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École de Technologie Supérieure Wins NSSBC Second Year in a Row

The École de Technologie Supérieure (ÉTS) student steel bridge team. (Photo: AISC) 

The student steel bridge team from École de Technologie Supérieure (ÉTS) in Montreal, Canada, were named champions of the 2017 ASCE/AISC National Student Steel Bridge Competition (NSSBC), hosted by Oregon State University in Corvallis, Ore., May 26-27. This is the second consecutive year ÉTS has won first place overall in this national intercollegiate competition that showcases excellence in civil engineering, innovation and teamwork.

“The competition was very impressive and tough between the top universities. We were so proud to be there and to now represent our university as champions for the second year in a row,” said Marie-Pier Diotte, a graduating civil engineering student and captain of the 20-member steel bridge team at ÉTS. “Determination is how we did it. We put together our team based on the same goal and spent so many hours per week with each other so that we could be on the same path, and we became more like a family.”

Throughout the academic year, student teams devote countless hours perfecting the design, fabrication and construction of their own scale-model (1:10) steel bridge under a set of rules that reflect real-life structural specifications and construction regulations. To achieve success in the competition, students must be able to apply engineering concepts and effectively work together to assemble their bridge under the pressure of the clock.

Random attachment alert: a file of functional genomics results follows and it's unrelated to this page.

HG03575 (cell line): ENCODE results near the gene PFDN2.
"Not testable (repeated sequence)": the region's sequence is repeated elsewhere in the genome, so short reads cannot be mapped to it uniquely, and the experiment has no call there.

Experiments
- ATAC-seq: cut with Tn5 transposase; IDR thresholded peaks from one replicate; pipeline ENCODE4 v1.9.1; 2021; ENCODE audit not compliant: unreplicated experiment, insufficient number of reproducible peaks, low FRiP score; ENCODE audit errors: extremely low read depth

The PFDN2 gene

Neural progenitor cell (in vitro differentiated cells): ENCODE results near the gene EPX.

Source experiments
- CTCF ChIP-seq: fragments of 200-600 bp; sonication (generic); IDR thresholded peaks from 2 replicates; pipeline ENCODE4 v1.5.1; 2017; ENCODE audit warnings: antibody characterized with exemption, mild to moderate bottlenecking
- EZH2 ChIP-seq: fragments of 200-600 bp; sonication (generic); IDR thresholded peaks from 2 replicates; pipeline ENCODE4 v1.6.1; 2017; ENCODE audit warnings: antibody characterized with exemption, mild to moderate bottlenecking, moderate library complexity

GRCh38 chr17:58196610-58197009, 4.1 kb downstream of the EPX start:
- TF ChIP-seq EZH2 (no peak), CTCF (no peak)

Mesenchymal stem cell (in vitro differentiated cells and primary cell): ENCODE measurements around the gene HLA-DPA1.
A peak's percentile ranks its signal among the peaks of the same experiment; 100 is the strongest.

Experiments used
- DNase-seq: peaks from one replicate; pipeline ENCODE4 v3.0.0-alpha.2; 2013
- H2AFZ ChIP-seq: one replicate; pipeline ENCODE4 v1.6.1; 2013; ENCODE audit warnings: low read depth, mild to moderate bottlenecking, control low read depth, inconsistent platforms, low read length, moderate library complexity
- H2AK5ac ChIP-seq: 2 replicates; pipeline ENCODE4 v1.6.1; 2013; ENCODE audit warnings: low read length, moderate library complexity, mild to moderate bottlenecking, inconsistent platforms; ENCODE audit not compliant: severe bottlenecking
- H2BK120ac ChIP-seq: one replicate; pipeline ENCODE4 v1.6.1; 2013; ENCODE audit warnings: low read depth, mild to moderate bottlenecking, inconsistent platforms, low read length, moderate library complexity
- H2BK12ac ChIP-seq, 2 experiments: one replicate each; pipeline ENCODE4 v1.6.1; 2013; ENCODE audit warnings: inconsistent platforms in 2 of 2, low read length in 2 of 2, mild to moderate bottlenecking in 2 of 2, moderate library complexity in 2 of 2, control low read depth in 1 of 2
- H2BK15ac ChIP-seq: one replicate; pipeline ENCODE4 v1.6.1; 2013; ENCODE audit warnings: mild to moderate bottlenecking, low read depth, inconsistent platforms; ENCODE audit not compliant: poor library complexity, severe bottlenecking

“Two things were a priority for us this year,” added Diotte. “First, the simplicity of our thinking in the conception of our bridge. Second, the easy construction feasibility and the efficiency of our bridge concept. Furthermore, a particular challenge for our team was recruiting and training new members, which was necessary because so many members of our team are graduating this summer and we want to continue our national performance.”

Bridge rankings were based on the categories of construction speed, stiffness, lightness, economy, display and efficiency. The teams with the best combined rankings across all categories earned overall award recognition. Forty-three university and college teams competed in the 26th annual national competition, narrowed down from a total of 227 teams that participated in 18 regional competitions throughout the spring.

“Again this year the students created an interesting variety of bridge designs and developed novel construction methods,” said Nancy Gavlin, AISC’s director of education. “It's exciting to get a glimpse of what the future holds for us.”

The full results and more information about the competition can be found at www.nssbc.info or www.aisc.org/nssbc. An article about the competition will also be included in our August issue.


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